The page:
You can say anything
Would YOU give away one point of your GPA to tack on the end of your slacking roommate’s?
Of course you wouldn’t. How can you argue that? But wait—if you’re the 100 percent of people who say “No” to that statement, you’re suddenly a part of the Republican Party. That seems odd.
And, how about this: “Conservatives give MORE money to charity than Liberals, per capita” (see the comment from Caitlin on “The impossibility of hope” in the debate issue). Well hey, that’s a fact. They see it as a personal responsibility, not a governmental one—not only that, but they actually “think it is better to PERSONALLY donate the money, see where it is going and choose a cause that they think is just” (my emphasis). Conservatives actually care more about other people than liberals do.
Now let’s get real. People with lower incomes obviously start disadvantaged and can end up poor no matter how hard they work—your financial situation is a function partially of hard work, sure, but it’s also a function of where you started, how much support you got and pure luck. And GPA is a system made specifically to measure your merit. Food, shelter and comfort, on the other hand, were, in fact, not God’s way of separating the lazy from the industrious.
And of course conservatives give more money than liberals—they HAVE more money than liberals. But it doesn’t really mean their minds are on helping people any more often. How many conservatives were working with me this summer at United Way of America? Few.
Now, bashing right-wing folks isn’t my purpose in this column. Caitlin has some great points, about how the government does a poor job of doing good things with the money it gets through taxes (it puts them into random “programs” instead of into consolidated, efficient efforts) and how I was being unfair ripping conservative ideology as totally illegitimate (though I disagree that all conservatives have charity toward others as their utmost goal).
My purpose, rather, is to point out that you can take a minor, minor pearl of reality and convert it into a statement and even an argument that says whatever you want and that makes sense. My purpose is to point out that you can “say” anything.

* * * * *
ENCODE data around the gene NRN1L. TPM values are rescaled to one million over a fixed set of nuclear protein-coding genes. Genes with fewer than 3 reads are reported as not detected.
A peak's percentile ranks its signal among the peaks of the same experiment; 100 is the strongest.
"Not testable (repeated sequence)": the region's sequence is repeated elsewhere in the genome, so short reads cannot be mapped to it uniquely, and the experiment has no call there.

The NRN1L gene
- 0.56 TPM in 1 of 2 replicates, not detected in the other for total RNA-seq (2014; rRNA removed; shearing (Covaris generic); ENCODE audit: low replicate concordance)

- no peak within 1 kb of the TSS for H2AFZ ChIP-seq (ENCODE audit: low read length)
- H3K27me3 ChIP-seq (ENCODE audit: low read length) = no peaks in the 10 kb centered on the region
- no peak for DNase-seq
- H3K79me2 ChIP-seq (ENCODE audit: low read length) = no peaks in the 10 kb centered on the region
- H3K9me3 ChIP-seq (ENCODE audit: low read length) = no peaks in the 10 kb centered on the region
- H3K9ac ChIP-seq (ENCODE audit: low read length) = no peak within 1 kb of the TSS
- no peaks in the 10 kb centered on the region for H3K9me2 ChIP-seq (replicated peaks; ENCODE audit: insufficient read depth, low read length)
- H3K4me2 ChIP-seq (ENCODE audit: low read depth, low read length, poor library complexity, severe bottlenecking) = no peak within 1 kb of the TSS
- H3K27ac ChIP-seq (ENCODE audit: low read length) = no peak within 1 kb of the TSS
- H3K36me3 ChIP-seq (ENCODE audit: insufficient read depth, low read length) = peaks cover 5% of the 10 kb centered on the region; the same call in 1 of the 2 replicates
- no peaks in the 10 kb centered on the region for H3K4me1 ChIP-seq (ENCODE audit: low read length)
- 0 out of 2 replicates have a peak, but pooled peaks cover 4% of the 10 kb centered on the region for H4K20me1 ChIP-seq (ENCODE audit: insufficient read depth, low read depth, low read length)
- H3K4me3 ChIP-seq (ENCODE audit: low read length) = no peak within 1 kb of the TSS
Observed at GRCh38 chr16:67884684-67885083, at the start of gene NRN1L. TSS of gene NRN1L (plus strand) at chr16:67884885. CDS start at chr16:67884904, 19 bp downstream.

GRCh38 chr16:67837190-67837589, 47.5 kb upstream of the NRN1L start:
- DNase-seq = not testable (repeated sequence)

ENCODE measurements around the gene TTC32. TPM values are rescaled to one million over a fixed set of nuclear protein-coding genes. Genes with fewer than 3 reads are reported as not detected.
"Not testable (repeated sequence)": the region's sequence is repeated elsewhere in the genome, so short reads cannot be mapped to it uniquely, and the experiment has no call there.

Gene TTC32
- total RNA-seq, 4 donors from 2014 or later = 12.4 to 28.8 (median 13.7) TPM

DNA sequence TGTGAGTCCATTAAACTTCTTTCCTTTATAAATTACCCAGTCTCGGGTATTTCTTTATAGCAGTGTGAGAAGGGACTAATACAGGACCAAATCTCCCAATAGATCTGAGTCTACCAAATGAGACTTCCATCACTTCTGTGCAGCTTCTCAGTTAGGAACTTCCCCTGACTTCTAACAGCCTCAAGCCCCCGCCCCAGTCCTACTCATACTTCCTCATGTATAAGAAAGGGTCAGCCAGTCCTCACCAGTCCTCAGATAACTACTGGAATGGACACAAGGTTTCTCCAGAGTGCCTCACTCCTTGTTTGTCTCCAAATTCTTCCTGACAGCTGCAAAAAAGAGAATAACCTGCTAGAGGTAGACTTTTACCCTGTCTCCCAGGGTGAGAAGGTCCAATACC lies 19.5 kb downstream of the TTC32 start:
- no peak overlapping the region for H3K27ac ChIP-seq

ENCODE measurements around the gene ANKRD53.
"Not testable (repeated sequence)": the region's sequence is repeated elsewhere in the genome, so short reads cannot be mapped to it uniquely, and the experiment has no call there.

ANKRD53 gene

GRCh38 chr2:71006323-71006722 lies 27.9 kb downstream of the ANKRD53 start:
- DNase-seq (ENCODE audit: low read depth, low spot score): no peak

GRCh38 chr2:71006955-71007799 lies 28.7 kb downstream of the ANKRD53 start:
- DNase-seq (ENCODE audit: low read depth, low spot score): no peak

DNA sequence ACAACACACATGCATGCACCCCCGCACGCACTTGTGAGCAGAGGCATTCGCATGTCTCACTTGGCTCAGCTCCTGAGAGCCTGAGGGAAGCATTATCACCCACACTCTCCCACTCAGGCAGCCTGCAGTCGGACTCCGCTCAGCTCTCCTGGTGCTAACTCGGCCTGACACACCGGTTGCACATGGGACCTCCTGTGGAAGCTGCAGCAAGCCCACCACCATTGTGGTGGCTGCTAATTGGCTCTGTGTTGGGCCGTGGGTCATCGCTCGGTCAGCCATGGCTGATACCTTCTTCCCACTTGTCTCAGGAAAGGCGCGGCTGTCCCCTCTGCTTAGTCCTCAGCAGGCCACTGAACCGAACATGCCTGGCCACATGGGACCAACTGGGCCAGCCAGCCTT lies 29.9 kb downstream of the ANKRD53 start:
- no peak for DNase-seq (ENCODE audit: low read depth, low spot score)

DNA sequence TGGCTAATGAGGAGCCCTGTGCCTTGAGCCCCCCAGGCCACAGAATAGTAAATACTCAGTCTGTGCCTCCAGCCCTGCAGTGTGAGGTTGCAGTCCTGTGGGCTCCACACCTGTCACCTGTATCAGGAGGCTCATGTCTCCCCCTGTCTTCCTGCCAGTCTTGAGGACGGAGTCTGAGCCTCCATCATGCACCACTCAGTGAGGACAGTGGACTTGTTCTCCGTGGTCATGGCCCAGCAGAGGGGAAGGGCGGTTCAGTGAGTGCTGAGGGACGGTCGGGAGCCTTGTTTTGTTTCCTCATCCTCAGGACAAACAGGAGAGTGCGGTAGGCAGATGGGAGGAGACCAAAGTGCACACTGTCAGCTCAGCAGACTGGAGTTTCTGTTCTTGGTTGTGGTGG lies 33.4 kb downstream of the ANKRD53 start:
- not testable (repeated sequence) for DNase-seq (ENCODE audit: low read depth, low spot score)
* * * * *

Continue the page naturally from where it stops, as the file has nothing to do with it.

This intellectual fellow, Roland Barthes, writes in his own silly autobiographical project that writing “subjects [him] to a severe exclusion,” because his language is not the “popular” language we see on TV and because his belief in “the inconsistency of the subject, his atopia” actually “makes all lyricism untenable.” Suddenly, “[w]riting is a dry, ascetic pleasure, anything but effusive.” Suddenly, writing is just the opposite of what we always thought it was. Hm.
And, naturally, he’s right. “Right,” that is. He uses a bunch of words, twists around some concepts—he becomes accurate. His statement is real. But what we thought originally was real too. And it still is. We’ve got two totally contradictory concepts, both accurate.
Every day, night, whatever, we see the same deal from presidential candidates. They say something—and it’s the case. Then the other guy says something—well, you have to believe that too (assuming you’re a neutral observer, of course). You can “say” anything. You can make anything make sense.
Most of us have relied on language our whole lives to get us to some really important places. It’s sad to think that we can just sit down and make distinctions upon distinctions, and they can all be right.
“Listen,” I might say, “this article is representative of my disillusionment with the world and with people’s unwillingness to try to actually represent reality—I’m done with language ever being reliable.” Or I could say, “I’m just mad at this Barthes character for trying to ruin an institution on which I so heavily rely.”
They’re both true. Am I over it?